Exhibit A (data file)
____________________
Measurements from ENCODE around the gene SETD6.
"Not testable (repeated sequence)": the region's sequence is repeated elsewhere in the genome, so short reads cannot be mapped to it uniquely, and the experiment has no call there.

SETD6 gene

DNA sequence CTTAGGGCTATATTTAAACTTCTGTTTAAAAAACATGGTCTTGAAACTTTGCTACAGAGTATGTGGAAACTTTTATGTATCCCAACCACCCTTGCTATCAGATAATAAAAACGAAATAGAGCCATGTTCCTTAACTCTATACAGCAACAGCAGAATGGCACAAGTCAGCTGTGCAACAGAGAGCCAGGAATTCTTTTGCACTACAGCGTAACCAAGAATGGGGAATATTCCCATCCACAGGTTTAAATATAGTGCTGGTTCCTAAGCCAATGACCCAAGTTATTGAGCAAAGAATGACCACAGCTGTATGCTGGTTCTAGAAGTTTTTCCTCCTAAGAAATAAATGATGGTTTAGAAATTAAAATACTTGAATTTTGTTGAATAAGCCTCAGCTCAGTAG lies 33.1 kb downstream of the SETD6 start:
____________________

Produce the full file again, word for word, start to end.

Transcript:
Measurements from ENCODE around the gene SETD6.
"Not testable (repeated sequence)": the region's sequence is repeated elsewhere in the genome, so short reads cannot be mapped to it uniquely, and the experiment has no call there.

SETD6 gene

DNA sequence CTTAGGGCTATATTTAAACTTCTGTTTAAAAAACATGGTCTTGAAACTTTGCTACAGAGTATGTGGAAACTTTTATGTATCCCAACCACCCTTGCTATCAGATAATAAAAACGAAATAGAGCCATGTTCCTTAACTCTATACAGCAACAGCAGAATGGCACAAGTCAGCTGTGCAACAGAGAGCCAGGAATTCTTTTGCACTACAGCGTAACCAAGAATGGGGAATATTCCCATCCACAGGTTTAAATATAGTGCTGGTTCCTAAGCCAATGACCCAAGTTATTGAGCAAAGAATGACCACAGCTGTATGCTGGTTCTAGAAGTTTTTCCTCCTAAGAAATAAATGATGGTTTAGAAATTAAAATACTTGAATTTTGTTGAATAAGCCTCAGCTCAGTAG lies 33.1 kb downstream of the SETD6 start: